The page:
The argillaceous rocks in this geologic province have been weakly metamorphosed into an argillite-slate series during Plio-Pleistocene orogeny, with metamorphic grade increasing from west to east. A general comment on metamorphic grades in northern Taiwan is shown in a map by Liou (1981b). He indicated a progressive metamorphic sequence from zeolite facies through prehnite-pumpellyite facies to greenschist facies in a west to east direction. This sequence is believed to be a direct consequence of the continent-arc collision in Plio-Pleistocene time. In Liou's map, zeolite facies metamorphism is 'delineated on the border zone between the western foothills and the Hsuehshan Range belt of the slate series. The prehnite-pumpellyite facies assemblages are developed toward the eastern part of the Hsuehshan Range belt. A transition to low greenschist facies is indicated eastward in the Backbone Range belt of the slate series. The characteristic mineral assemblages suggest that metamorphism of the slates and phyllites in the Backbone Ranges took place under chlorite zone conditions of the greenschist facies.
The progressive metamorphic sequence of the slate series in central and southern Taiwan is little known due to lack of systematic petrographic studies. Liou (1981b) is of the opinion that similar but less intense metamorphic zonation should be anticipated in southern Taiwan. In the explanatory notes of the metamorphic facies map of Taiwan (C. H. Chen and others, 1983b), the metamorphic grade of the Tertiary rocks in Taiwan decreases progressively from north to south and from east to west. This is a direct result of the collision of the Eurasian continental margin with the Luzon island arc. The tectonic compression of collision increases toward the east where thick and deep stratigraphic loading occurs. On the other hand, because plate collision in Taiwan began in the north and is gradually proceeding to the south; southern Taiwan, where collision is still active, exposes at the surface rocks that have been subjected only to low-grade regional metamorphism.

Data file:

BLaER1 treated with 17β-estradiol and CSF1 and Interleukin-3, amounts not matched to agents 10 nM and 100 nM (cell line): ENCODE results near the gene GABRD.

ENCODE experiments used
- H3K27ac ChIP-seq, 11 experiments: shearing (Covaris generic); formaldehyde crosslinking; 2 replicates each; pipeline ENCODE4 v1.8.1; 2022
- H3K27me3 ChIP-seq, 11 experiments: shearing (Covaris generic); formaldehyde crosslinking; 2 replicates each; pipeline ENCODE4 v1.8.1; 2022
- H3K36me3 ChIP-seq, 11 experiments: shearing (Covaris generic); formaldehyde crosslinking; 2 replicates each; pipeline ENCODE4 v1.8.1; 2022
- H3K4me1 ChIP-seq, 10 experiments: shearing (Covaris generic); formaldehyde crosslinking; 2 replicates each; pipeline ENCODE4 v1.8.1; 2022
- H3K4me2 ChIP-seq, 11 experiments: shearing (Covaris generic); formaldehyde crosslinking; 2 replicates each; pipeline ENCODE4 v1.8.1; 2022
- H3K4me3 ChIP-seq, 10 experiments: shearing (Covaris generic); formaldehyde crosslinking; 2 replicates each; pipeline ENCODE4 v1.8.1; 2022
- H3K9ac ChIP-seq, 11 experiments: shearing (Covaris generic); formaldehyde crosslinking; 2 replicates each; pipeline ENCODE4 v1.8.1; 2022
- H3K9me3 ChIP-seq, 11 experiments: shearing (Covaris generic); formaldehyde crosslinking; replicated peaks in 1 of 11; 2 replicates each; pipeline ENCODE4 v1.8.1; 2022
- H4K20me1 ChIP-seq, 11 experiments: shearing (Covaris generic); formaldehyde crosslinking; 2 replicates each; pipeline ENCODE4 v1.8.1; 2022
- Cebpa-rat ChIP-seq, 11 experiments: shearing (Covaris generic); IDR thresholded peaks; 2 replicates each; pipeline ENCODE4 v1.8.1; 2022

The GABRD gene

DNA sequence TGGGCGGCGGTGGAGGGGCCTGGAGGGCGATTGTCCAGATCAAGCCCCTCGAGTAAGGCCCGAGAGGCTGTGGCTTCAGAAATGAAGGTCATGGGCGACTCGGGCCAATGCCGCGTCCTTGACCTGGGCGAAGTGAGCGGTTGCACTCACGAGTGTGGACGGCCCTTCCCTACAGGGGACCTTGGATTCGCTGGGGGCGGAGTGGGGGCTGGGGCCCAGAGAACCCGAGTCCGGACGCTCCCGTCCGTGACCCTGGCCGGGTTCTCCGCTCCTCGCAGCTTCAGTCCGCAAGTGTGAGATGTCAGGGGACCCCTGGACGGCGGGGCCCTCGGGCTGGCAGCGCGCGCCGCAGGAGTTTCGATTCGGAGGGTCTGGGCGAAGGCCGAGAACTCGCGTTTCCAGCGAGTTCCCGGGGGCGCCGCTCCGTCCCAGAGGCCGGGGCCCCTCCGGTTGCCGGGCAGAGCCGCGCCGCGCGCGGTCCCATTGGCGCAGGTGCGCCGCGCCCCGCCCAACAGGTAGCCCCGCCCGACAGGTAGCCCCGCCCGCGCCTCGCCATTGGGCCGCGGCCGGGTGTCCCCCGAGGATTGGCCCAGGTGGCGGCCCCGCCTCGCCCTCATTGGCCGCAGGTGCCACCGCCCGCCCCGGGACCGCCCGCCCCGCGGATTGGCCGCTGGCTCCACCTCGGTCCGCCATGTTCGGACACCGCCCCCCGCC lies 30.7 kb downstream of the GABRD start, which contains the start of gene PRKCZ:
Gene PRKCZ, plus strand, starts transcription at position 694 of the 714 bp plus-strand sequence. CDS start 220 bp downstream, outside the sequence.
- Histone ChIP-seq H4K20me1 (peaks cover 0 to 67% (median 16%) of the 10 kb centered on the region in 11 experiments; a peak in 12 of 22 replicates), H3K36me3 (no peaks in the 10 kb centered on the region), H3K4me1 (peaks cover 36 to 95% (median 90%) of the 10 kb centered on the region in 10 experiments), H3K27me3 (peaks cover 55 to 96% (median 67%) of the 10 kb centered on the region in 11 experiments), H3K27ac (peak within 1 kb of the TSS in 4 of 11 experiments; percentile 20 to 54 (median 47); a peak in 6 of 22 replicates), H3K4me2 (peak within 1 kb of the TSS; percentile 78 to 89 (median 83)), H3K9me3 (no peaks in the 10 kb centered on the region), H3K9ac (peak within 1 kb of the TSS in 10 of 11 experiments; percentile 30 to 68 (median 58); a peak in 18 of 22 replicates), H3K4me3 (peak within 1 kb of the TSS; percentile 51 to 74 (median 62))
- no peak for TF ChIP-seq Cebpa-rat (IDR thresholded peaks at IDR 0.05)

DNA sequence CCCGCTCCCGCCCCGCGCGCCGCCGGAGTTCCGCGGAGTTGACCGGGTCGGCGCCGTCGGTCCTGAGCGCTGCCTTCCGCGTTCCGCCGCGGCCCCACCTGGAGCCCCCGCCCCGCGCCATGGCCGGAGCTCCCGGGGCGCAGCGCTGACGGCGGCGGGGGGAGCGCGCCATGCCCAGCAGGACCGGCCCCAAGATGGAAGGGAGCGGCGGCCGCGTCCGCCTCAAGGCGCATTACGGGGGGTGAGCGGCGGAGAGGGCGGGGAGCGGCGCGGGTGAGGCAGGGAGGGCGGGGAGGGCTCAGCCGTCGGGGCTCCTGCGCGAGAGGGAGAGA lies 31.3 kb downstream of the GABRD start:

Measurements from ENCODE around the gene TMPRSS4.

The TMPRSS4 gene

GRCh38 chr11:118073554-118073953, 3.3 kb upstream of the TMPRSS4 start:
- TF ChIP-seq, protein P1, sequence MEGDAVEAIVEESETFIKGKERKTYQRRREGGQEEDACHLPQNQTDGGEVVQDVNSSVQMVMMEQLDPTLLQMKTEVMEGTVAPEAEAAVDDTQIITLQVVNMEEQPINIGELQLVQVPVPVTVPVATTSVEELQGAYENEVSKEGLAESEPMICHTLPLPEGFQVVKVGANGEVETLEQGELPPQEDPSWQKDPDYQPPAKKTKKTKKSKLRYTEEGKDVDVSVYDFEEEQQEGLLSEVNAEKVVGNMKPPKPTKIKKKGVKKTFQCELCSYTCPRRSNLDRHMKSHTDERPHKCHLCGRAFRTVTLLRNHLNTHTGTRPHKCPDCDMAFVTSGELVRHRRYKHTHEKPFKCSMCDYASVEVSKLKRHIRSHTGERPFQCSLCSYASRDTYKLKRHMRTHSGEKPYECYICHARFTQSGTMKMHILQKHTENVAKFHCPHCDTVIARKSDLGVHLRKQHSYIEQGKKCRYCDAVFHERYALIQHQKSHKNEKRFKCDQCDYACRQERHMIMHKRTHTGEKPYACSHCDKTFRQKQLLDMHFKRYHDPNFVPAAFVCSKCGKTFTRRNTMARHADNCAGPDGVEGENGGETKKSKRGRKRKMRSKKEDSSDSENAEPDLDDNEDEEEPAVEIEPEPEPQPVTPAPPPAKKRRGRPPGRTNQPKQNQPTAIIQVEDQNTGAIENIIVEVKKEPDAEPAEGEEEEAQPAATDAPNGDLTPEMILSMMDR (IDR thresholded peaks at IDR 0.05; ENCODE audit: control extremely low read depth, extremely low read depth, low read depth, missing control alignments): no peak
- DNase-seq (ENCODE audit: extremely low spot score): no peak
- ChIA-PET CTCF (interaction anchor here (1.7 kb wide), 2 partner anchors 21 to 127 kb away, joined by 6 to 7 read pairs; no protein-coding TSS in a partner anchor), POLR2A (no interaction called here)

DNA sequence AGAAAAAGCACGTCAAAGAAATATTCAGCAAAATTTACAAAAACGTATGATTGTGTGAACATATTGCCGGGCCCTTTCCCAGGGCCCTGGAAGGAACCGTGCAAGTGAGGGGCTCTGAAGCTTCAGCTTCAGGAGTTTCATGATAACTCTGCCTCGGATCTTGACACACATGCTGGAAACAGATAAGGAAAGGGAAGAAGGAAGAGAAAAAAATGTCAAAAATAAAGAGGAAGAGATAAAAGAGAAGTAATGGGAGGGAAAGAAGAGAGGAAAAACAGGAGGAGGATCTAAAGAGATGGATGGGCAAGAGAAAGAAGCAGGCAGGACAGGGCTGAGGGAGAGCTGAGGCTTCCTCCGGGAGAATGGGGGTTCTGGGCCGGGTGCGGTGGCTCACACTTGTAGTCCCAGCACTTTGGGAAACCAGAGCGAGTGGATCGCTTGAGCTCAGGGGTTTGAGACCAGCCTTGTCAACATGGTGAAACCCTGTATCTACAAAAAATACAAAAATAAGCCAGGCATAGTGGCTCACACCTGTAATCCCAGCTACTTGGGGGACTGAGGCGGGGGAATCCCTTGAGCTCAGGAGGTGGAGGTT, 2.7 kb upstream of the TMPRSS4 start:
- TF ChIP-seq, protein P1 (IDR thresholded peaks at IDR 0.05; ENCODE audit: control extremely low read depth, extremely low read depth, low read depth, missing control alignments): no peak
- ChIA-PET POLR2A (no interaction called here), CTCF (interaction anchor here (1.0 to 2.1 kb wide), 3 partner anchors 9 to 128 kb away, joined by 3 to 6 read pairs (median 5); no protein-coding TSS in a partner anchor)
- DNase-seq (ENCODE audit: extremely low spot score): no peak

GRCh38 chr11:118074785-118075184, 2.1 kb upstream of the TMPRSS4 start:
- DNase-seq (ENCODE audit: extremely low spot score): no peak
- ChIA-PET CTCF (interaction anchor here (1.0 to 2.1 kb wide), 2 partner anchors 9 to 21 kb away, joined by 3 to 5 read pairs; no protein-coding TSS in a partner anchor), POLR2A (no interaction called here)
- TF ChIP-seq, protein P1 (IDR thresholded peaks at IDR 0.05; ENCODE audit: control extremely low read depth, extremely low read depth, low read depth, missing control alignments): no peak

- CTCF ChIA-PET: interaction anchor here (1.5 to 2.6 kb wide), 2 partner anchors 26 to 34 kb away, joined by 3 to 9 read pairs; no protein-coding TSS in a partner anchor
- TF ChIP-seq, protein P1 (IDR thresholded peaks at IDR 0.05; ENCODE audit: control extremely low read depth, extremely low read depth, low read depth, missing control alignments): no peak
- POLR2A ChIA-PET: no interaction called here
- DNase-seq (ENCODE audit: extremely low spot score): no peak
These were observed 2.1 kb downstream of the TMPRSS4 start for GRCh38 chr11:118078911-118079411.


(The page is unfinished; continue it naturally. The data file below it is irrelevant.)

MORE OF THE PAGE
From the analysis of metamorphic fades in Taiwan (C. H. Chen and others, 1983b), the Lushan Formation on the west side of the Backbone Range belt and to the north of the Hsilochi stream is mostly of prehnite-pumpellyite fades. To the south of the Willing Farm in the upper course of the Tachiachi, the Chiayang Formation, the Tachien Sandstone and the Shihpachungchi Formation in the Hsuehshan Range belt are of greenschist facies. However, the metamorphic grade is higher than that of the outboard areas. This manifests clearly the relation of metamorphic grade to the age of rocks and to the depth of burial. The Lushan Formation east of Tayuling on the central cross-island highway is higher in metamorphic grade than the Lushan Formation on the west. On the other hand, the metamorphic grade of the Lushan Formation south of the Hsilochi (greenschist facies) is slightly higher than that of the same formation north of the Hsilochi (prehnite-pumpellyite facies). This is also related to burial depth. The metamorphic grade of the Eocene rocks to the south of Yushan in the areas of Kuanshan, Pinanchushan, Wutoushan and Tawushan is comparatively low, in the category of prehnite-pumpellyite facies only; these strata have not been buried very deeply.

2, Lane 109, Hua-Hsin Street, Chung-Ho, Taipei, Taiwan 235, Republic of China
TEL: +886-2-29462793FAX: +886-2-29429291
The best browsing mode is 1024*768
Site visited : 0011054538 Last maintained : 2019-07-10